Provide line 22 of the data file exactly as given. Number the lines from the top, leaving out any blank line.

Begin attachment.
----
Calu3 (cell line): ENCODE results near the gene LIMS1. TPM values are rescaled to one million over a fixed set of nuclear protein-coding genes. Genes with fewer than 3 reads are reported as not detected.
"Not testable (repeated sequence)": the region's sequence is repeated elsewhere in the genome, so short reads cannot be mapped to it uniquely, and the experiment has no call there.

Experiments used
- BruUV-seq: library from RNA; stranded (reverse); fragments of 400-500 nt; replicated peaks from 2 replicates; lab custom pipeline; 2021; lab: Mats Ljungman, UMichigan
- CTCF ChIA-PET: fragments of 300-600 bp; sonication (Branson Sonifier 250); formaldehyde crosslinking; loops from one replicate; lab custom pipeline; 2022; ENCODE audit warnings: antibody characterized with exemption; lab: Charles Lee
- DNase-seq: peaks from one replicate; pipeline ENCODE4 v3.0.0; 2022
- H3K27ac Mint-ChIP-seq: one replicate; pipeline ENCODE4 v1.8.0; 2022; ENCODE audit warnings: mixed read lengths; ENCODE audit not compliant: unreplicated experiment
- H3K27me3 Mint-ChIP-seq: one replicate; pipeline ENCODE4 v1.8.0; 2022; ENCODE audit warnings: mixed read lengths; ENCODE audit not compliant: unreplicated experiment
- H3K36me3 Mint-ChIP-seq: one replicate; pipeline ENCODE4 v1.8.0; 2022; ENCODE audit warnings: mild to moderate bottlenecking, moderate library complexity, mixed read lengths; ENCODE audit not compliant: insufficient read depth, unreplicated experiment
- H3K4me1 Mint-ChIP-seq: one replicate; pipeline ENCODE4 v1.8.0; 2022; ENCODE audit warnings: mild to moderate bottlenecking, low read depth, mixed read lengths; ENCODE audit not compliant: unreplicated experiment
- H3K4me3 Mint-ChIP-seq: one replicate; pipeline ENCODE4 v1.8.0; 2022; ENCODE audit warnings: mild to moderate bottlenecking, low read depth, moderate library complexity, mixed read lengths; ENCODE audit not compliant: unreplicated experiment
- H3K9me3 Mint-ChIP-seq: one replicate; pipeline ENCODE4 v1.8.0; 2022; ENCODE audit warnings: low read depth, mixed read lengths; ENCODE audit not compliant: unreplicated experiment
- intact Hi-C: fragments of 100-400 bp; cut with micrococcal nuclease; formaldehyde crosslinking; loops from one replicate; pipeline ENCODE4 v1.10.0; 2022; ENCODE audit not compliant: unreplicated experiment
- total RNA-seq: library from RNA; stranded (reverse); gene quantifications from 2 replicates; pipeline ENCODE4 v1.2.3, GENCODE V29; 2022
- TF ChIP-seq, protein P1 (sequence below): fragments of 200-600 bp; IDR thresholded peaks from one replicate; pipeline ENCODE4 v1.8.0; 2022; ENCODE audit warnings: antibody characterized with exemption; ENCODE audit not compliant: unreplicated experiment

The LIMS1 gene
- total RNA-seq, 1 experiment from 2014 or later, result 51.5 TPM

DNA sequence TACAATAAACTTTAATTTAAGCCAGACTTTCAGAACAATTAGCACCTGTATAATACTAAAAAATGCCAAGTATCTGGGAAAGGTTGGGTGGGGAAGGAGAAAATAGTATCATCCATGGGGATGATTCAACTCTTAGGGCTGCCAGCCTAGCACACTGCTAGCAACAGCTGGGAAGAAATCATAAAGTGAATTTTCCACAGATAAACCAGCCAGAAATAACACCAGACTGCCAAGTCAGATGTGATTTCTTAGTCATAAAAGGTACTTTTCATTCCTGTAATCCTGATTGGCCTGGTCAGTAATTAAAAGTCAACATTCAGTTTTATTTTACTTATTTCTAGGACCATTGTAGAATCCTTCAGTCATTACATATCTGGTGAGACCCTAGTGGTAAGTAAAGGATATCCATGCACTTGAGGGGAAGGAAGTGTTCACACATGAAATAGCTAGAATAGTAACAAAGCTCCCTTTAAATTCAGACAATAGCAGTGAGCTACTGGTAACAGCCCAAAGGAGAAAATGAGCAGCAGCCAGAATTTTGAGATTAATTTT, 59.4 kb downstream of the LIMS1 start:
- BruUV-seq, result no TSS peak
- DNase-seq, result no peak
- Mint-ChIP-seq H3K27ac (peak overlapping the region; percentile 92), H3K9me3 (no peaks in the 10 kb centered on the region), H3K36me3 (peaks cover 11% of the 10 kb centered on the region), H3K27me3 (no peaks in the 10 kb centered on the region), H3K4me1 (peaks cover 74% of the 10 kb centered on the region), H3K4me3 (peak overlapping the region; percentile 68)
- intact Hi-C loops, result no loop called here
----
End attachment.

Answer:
- intact Hi-C loops, result no loop called here